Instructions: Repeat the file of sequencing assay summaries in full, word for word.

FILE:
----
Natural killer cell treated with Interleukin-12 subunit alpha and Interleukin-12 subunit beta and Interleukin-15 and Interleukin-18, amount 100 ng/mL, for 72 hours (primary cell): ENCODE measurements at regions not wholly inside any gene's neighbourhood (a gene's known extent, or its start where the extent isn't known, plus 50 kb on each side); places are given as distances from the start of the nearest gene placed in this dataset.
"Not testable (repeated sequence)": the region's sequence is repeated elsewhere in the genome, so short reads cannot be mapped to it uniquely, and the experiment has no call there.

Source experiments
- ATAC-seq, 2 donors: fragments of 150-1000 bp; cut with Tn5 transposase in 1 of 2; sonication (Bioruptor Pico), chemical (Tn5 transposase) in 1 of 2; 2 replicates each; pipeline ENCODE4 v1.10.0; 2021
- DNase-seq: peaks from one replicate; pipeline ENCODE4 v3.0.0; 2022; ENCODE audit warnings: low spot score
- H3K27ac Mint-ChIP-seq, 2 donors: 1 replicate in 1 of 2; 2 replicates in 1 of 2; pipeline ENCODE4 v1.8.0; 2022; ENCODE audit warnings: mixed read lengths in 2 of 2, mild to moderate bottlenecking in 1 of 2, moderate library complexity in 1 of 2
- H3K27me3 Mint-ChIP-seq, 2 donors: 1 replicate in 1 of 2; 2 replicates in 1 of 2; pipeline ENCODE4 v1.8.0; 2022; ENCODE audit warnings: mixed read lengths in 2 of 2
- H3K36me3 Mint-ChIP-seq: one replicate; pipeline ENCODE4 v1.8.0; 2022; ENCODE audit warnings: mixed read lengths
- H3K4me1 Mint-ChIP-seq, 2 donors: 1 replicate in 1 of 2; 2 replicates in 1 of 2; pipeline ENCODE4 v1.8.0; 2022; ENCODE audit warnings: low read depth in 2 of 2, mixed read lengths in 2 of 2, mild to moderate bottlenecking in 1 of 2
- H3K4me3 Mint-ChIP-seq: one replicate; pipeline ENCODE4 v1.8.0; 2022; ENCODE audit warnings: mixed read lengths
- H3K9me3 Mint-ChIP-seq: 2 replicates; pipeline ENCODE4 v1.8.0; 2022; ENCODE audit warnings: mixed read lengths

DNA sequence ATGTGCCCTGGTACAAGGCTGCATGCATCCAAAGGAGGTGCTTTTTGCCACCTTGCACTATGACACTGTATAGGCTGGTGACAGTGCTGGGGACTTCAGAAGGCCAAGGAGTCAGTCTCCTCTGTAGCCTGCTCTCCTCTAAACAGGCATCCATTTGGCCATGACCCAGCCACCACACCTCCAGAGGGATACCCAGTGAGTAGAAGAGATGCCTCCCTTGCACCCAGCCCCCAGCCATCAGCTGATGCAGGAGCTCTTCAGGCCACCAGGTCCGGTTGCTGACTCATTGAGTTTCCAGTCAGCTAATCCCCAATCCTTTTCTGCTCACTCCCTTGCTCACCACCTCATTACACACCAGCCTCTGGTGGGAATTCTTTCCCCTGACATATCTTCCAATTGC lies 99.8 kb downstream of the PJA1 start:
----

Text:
Natural killer cell treated with Interleukin-12 subunit alpha and Interleukin-12 subunit beta and Interleukin-15 and Interleukin-18, amount 100 ng/mL, for 72 hours (primary cell): ENCODE measurements at regions not wholly inside any gene's neighbourhood (a gene's known extent, or its start where the extent isn't known, plus 50 kb on each side); places are given as distances from the start of the nearest gene placed in this dataset.
"Not testable (repeated sequence)": the region's sequence is repeated elsewhere in the genome, so short reads cannot be mapped to it uniquely, and the experiment has no call there.

Source experiments
- ATAC-seq, 2 donors: fragments of 150-1000 bp; cut with Tn5 transposase in 1 of 2; sonication (Bioruptor Pico), chemical (Tn5 transposase) in 1 of 2; 2 replicates each; pipeline ENCODE4 v1.10.0; 2021
- DNase-seq: peaks from one replicate; pipeline ENCODE4 v3.0.0; 2022; ENCODE audit warnings: low spot score
- H3K27ac Mint-ChIP-seq, 2 donors: 1 replicate in 1 of 2; 2 replicates in 1 of 2; pipeline ENCODE4 v1.8.0; 2022; ENCODE audit warnings: mixed read lengths in 2 of 2, mild to moderate bottlenecking in 1 of 2, moderate library complexity in 1 of 2
- H3K27me3 Mint-ChIP-seq, 2 donors: 1 replicate in 1 of 2; 2 replicates in 1 of 2; pipeline ENCODE4 v1.8.0; 2022; ENCODE audit warnings: mixed read lengths in 2 of 2
- H3K36me3 Mint-ChIP-seq: one replicate; pipeline ENCODE4 v1.8.0; 2022; ENCODE audit warnings: mixed read lengths
- H3K4me1 Mint-ChIP-seq, 2 donors: 1 replicate in 1 of 2; 2 replicates in 1 of 2; pipeline ENCODE4 v1.8.0; 2022; ENCODE audit warnings: low read depth in 2 of 2, mixed read lengths in 2 of 2, mild to moderate bottlenecking in 1 of 2
- H3K4me3 Mint-ChIP-seq: one replicate; pipeline ENCODE4 v1.8.0; 2022; ENCODE audit warnings: mixed read lengths
- H3K9me3 Mint-ChIP-seq: 2 replicates; pipeline ENCODE4 v1.8.0; 2022; ENCODE audit warnings: mixed read lengths

DNA sequence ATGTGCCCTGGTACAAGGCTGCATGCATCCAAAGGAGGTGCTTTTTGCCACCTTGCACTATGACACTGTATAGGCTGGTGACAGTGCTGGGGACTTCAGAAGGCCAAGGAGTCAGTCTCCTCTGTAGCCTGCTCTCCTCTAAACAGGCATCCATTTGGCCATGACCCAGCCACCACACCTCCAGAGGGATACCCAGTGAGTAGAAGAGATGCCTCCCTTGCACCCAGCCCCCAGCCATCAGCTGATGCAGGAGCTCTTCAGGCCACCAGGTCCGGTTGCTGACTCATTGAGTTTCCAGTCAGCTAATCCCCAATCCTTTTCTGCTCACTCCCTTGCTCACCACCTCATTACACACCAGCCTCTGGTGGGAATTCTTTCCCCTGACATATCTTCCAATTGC lies 99.8 kb downstream of the PJA1 start: